Is the oil market facing a supply crunch?
Market forces, Trump's tweets and the latest Opec+ agreement have helped shape global supply in recent months
Early this summer, Opec scrapped its commitment to supply restraint, reversing a long-held policy of keeping markets tight as part of an effort to maintain a price floor.
US President Donald Trump had turned up the pressure on the organisation's heavyweights through a series of tweets. "Oil prices are too high, Opec is at it again. Not good!" he Tweeted.
Saudi Arabia, for its part, affirmed it would raise output, as crude oil prices reached heights not seen since the heady days of 2014.
On the face of it, Trump appeared to have succeeded in twisting Riyadh’s arm to release more barrels onto the market and take the edge off prices surging past $80 a barrel.
An Opec ministerial meeting in Vienna in June had yielded a wider commitment to boost production by about 1m barrels a day, despite Iran's evident opposition. The direct aftermath of the meeting saw a swift increase in supply from Saudi Arabia and its major Opec allies, helping compensate for lower Libyan, Venezuelan and Iranian production.
Saudi Arabia was virtue signalling that it would be responsible and release supplies to make sure that no shortages materialised. Saudi energy minister Khalid al-Falih highlighted the kingdom's unique position in having all its spare capacity available at short notice. It could pump as high as 11m b/d, about 1m b/d more than it was supplying for most of the first half of 2018, he said.
Even non-Opec Russia, which had been in lockstep with the Opec approach, seemed to be changing its tune. Moscow called for an easing of supply curbs amid concerns about the impact of $80/b-plus prices on global demand.
The backdrop to the Opec meeting in Vienna in June was dominated by accelerating fears that Trump's announcement of the US withdrawal from the Joint Comprehensive Plan of Action (JCPOA) on Iran would result in a much more significant loss of supply than the initial expectations of up to 500,000 b/d. The market soon began factoring in a steeper fall in Iranian output in advance of the November deadline when full sanctions would kick in again.
With the likes of Venezuela in meltdown, and other Opec producers such as Angola underperforming, the spectre of a supply crunch began spooking the markets—with prices responding in the expected way.
This seemed to set the stage for a substantial release of Opec+ barrels onto the market. According to the Oxford Institute of Energy Studies (OIES), and production numbers communicated to the Opec Secretariat revealed that Saudi Arabia had started to hike its production even before the June meeting. Riyadh increased its output to 10.5m b/d in June, an increase of almost 500,000 b/d on May. Saudi exports surged to a 15-month high of 7.5m b/d in June, up from 7.15m b/d in May, said the OIES.
The overall hike in Saudi, UAE, Kuwaiti and Russian production reached 600,000 b/d in June-equivalent to half the entire Opec cut target of 1.19m b/d.
According to the International Energy Agency (IEA), global oil supply rose by 300,000 b/d in July to 99.4m b/d, 1.1m b/d above levels a year earlier. Compliance with the Vienna agreement eased to 97% in July as output cuts were relaxed. The IEA expects non-Opec production to grow by 2m b/d in 2018 and by 1.85m b/d next year.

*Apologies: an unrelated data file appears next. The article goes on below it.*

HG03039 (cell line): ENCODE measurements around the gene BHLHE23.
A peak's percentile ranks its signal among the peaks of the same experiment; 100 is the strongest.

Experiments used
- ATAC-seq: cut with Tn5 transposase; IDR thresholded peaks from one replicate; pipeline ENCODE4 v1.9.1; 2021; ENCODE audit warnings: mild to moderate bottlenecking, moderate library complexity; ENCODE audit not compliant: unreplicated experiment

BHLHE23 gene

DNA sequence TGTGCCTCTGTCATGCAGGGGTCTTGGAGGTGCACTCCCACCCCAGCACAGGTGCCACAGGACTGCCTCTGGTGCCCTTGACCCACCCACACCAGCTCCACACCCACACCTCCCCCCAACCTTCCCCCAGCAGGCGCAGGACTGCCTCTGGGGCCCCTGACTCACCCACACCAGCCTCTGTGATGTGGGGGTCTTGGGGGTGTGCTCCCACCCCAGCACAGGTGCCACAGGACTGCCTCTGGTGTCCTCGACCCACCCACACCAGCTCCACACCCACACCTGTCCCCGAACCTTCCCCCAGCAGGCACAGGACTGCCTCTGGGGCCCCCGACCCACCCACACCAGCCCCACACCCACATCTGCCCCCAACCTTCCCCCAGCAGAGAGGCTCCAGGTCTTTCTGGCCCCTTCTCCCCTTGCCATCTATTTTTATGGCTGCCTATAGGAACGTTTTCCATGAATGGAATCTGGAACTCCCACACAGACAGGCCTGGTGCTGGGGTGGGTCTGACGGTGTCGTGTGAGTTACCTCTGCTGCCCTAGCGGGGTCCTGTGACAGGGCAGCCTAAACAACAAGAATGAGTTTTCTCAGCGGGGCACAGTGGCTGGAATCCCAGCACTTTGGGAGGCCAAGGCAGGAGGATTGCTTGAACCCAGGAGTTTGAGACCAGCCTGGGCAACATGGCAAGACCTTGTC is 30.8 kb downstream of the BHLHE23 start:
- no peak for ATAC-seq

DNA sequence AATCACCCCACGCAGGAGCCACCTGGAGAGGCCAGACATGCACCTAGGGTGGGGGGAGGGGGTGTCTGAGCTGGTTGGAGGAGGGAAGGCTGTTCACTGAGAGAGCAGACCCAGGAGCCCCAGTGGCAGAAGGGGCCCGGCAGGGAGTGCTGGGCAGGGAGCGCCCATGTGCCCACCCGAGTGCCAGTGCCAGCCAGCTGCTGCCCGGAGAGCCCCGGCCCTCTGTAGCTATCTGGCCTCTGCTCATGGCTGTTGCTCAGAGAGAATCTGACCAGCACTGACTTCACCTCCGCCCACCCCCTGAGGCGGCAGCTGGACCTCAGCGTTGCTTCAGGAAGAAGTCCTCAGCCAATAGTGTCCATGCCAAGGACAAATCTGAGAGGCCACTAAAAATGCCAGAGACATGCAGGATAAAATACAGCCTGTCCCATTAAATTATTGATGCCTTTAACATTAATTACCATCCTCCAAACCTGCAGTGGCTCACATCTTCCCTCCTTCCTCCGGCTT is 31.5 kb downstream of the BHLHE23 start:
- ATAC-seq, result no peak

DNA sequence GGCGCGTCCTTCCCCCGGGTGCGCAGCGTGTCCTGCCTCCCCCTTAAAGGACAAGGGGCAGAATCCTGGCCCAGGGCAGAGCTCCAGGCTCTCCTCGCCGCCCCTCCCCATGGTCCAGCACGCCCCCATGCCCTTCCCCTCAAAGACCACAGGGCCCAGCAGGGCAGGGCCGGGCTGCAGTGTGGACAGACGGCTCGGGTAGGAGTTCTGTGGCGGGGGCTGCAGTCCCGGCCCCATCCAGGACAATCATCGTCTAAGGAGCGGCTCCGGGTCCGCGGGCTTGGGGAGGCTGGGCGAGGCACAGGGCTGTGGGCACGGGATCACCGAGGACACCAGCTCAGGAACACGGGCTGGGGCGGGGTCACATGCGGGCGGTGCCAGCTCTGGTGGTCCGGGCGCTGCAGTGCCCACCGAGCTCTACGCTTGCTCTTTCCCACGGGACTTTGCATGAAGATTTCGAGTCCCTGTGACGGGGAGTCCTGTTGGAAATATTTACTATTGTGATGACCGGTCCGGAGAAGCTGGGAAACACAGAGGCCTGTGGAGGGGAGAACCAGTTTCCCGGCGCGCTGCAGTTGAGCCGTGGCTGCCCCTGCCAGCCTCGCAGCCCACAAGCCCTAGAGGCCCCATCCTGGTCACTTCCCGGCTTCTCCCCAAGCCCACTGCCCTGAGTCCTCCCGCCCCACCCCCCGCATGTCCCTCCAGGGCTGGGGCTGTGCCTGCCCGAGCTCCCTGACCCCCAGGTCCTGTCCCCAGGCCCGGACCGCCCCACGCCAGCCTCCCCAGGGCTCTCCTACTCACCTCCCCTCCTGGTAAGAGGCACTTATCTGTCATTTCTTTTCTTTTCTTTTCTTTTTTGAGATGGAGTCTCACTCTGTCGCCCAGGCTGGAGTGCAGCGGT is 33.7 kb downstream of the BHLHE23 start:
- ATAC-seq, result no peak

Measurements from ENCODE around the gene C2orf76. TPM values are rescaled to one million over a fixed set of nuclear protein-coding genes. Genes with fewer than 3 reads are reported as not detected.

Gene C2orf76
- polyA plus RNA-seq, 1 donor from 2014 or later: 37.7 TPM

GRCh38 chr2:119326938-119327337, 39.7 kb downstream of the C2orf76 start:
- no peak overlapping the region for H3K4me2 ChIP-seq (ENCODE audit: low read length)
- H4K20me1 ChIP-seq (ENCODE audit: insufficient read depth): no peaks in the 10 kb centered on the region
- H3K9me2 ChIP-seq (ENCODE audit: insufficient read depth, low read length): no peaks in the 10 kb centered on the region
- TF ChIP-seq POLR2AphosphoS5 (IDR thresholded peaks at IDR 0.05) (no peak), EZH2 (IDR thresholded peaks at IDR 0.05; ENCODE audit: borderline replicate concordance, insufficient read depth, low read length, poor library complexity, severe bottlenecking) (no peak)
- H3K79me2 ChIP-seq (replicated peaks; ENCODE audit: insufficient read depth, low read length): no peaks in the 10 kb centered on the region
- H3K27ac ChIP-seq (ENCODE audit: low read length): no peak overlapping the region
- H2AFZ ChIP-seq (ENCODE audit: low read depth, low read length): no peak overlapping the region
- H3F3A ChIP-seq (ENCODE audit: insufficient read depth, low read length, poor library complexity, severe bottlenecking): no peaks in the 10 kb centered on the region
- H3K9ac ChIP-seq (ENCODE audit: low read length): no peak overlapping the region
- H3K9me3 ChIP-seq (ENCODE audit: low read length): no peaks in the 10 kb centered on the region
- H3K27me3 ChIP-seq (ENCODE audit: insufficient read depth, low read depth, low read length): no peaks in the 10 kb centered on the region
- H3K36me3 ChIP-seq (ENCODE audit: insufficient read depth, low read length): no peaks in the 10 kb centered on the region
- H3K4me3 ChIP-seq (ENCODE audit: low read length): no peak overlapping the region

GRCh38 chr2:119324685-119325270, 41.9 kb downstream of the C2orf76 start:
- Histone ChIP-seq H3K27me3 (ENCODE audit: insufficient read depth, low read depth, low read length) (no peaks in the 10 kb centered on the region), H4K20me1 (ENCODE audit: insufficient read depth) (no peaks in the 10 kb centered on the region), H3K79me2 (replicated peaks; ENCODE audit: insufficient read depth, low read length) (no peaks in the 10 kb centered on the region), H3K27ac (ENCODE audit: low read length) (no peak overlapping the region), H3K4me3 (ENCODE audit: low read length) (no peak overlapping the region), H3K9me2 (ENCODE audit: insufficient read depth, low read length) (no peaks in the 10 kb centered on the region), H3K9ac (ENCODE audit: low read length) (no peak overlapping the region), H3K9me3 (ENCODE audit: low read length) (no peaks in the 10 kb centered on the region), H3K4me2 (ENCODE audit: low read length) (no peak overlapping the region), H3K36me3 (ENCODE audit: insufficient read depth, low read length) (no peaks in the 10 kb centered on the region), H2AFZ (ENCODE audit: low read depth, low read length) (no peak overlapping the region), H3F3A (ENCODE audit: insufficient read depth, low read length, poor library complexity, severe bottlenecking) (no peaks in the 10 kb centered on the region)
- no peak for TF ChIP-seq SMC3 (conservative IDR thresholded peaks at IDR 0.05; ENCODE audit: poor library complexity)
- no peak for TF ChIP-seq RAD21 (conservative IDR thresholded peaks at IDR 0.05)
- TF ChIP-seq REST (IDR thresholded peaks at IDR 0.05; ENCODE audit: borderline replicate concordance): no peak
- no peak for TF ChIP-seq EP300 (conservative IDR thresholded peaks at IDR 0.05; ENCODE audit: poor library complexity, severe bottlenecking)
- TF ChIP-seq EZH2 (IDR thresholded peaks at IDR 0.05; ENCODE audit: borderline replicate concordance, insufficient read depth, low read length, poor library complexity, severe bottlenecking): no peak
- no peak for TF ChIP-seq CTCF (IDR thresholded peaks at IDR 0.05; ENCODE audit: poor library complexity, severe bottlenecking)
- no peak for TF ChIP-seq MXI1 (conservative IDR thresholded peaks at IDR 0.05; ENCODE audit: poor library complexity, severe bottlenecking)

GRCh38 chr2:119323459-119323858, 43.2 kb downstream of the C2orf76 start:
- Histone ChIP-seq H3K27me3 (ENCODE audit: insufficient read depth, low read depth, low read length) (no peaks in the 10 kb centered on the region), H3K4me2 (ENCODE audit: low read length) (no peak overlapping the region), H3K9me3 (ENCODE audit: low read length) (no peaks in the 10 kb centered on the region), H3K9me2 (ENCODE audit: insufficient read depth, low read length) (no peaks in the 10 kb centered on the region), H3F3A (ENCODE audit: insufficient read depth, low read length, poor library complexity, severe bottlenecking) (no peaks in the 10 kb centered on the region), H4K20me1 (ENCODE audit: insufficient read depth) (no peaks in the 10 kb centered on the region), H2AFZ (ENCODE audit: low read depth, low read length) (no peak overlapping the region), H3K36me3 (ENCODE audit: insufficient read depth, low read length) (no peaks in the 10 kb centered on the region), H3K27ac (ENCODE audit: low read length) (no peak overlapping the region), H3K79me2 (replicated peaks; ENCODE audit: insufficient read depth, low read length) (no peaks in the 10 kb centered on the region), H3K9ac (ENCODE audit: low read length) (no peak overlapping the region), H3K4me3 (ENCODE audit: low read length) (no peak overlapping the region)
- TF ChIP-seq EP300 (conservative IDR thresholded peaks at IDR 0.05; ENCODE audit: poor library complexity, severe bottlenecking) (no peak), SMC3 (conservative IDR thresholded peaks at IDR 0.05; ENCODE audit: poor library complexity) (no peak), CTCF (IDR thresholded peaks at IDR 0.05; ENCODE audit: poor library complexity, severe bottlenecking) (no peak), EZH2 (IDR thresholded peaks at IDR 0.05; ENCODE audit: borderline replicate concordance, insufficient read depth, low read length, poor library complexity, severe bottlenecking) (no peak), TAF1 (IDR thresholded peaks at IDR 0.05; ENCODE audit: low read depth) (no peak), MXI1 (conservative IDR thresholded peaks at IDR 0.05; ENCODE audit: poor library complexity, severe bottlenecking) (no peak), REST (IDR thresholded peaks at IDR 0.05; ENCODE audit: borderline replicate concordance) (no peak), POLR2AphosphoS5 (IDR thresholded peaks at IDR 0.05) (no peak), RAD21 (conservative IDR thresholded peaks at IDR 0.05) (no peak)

With more supply coming on stream, consumers expected to look forward to bearish price signals re-emerging. Yet, events have proved that if nothing else, the oil market is never predictable.
Falih had given advance warning that the Opec increase wouldn't be felt immediately, even as those who could boost supply did so: UAE production averaged 2.98m b/d in July, an increase of 85,000 b/d from the previous month and 110,000 b/d more than in May. Another Gulf Opec stalwart, Kuwait, saw crude oil production rise by 80,000 b/d in July to 2.8m b/d. Across the border, Iraqi crude oil production hit its highest level in 13 months in July at 4.46m b/d. Beyond Opec, Russia ramped up its crude production in July by as much as 250,000 b/d compared to May levels.
These producers were in a position to add barrels with relative ease. But as Schlumberger chief executive Paal Kibsgaard noted, it also served to highlight a relative scarcity of new supply options.
With Libya and Nigeria producing at near-full capacity, Venezuelan production in free fall, the potential of new sanctions against Iran, and rising geopolitical risks, Kibsgaard said in a statement that "the only major sources of short-term supply growth to address global production decline and strong worldwide demand are Saudi Arabia, Kuwait, the UAE, Russia, and the US shale oil industry."
Despite the favourable noises in Vienna about boosting supply, evidence suggests that Saudi Arabia actually cut production in July. Output averaged 10.3m b/d, down 2% or 200,000 b/d on the previous month. Platts tanker tracking software flows showed that Saudi crude exports dropped 461,000 b/d from June to 7.14m b/d in July. Any Opec members fearing that Saudi Arabia was about to flood the market with oil and do another "2014"-grinding down prices to flush out the marginal producers-could now rest easier.
Opec crude oil output was steady in July, at 32.18m b/d, notes the IEA, with the unexpected decline in Saudi Arabian supply offset by higher production from the UAE, Kuwait and Nigeria.
What caused Saudi Arabia to soft pedal on its production increase? One issue is that for all the Sturm und Drang emanating from Trump's Twitter feed, the market didn't actually need the additional supply from the Gulf producers and Russia.
In June, notes the OIES, Iranian exports hadn't yet fallen sharply. And after a brief disruption, Libya restored its production in July and August. In addition, according to OIES analysts, US crude exports to Europe reached an unprecedented level this year and were competing with other light sweet crudes such as West African oil.